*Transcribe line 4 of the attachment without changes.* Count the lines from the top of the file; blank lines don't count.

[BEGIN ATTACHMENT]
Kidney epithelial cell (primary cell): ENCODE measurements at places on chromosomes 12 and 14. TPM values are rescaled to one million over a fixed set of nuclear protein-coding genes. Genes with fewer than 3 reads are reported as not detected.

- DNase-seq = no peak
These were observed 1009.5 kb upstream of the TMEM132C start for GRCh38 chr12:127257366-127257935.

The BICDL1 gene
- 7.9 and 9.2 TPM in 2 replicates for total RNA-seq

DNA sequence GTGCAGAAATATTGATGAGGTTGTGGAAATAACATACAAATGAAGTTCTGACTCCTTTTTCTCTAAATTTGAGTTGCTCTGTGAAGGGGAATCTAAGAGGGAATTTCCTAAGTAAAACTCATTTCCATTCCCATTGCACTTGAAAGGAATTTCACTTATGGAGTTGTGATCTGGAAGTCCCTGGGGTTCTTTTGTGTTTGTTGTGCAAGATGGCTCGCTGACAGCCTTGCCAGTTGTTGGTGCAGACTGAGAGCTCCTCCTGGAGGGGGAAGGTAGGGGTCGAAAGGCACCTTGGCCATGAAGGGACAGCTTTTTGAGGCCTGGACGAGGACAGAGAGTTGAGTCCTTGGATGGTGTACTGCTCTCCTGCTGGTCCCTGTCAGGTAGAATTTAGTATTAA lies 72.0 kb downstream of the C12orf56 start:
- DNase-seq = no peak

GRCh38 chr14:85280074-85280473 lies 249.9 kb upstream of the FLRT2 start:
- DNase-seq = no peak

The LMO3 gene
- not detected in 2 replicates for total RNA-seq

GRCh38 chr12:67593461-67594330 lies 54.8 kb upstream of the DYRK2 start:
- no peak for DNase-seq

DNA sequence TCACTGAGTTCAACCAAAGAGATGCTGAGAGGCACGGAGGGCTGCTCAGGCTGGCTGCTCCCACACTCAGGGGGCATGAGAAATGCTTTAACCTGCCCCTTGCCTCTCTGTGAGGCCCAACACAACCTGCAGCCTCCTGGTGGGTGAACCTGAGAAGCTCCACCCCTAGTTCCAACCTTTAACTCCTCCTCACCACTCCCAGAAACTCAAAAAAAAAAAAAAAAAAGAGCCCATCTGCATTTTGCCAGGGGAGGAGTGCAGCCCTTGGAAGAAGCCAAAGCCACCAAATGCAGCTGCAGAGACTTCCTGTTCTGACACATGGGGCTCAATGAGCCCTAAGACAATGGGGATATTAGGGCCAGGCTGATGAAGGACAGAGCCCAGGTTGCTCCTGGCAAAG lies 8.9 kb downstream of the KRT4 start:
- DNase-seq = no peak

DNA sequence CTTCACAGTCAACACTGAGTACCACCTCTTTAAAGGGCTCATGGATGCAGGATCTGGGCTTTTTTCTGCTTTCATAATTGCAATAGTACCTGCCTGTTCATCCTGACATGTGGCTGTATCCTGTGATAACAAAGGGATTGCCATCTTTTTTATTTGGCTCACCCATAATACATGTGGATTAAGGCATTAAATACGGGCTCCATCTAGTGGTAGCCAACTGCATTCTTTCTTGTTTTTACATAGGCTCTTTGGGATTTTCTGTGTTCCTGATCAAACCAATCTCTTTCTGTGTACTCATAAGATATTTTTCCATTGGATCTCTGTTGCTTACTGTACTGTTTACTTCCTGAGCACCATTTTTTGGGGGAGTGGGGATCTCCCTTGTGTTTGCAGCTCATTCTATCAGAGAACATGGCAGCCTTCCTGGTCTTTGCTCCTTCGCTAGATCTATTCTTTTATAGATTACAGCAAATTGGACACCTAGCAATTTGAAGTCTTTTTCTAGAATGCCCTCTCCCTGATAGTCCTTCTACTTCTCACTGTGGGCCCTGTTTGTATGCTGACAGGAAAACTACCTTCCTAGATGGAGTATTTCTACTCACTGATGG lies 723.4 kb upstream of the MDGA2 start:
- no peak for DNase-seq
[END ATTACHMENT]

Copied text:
The BICDL1 gene